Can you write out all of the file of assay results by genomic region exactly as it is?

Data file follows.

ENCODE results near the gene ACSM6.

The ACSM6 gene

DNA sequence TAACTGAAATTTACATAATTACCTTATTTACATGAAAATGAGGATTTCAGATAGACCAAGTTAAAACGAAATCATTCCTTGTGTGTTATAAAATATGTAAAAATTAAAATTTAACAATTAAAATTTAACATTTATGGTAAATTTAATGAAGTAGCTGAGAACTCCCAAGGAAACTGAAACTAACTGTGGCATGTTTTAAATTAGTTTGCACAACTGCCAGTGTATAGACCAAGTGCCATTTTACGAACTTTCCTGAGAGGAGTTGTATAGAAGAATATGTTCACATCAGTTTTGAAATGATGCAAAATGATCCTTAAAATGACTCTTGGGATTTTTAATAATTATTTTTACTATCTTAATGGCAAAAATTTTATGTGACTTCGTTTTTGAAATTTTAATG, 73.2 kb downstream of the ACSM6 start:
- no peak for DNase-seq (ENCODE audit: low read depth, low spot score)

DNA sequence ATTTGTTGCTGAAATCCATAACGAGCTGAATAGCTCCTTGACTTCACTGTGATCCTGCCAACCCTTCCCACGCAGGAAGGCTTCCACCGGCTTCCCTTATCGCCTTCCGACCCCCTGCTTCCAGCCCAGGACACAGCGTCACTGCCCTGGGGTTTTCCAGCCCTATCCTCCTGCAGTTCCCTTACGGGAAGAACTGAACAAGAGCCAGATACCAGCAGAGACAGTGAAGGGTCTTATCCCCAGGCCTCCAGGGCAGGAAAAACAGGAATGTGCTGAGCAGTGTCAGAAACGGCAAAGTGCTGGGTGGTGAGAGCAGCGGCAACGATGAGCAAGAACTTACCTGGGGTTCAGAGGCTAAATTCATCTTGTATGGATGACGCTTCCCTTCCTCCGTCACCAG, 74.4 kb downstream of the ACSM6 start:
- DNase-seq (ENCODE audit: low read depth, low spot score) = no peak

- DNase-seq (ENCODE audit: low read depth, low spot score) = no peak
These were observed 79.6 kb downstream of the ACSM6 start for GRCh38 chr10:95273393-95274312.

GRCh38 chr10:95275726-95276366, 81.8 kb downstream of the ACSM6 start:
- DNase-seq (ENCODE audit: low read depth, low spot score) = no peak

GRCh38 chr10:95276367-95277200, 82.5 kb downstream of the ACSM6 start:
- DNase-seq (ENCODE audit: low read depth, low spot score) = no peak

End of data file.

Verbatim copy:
ENCODE results near the gene ACSM6.

The ACSM6 gene

DNA sequence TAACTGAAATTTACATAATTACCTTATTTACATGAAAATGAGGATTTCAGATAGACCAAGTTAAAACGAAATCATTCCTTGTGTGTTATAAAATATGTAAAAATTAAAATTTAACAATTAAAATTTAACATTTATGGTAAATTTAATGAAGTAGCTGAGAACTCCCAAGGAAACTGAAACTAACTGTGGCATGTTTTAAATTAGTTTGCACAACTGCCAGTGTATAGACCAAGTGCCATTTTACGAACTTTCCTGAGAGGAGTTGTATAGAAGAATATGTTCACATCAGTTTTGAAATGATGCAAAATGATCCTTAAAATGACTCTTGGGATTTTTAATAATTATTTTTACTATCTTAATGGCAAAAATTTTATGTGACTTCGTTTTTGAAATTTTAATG, 73.2 kb downstream of the ACSM6 start:
- no peak for DNase-seq (ENCODE audit: low read depth, low spot score)

DNA sequence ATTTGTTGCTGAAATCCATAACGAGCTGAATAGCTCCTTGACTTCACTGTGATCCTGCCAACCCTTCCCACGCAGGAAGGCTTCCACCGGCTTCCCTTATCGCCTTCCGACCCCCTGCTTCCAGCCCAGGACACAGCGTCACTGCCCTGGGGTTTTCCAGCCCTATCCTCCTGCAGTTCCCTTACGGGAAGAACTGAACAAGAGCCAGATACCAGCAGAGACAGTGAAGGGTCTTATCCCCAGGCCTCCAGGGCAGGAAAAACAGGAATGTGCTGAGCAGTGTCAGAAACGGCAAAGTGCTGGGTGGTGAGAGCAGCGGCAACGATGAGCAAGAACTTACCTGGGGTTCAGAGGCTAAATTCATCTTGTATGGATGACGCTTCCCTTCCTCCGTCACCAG, 74.4 kb downstream of the ACSM6 start:
- DNase-seq (ENCODE audit: low read depth, low spot score) = no peak

- DNase-seq (ENCODE audit: low read depth, low spot score) = no peak
These were observed 79.6 kb downstream of the ACSM6 start for GRCh38 chr10:95273393-95274312.

GRCh38 chr10:95275726-95276366, 81.8 kb downstream of the ACSM6 start:
- DNase-seq (ENCODE audit: low read depth, low spot score) = no peak

GRCh38 chr10:95276367-95277200, 82.5 kb downstream of the ACSM6 start:
- DNase-seq (ENCODE audit: low read depth, low spot score) = no peak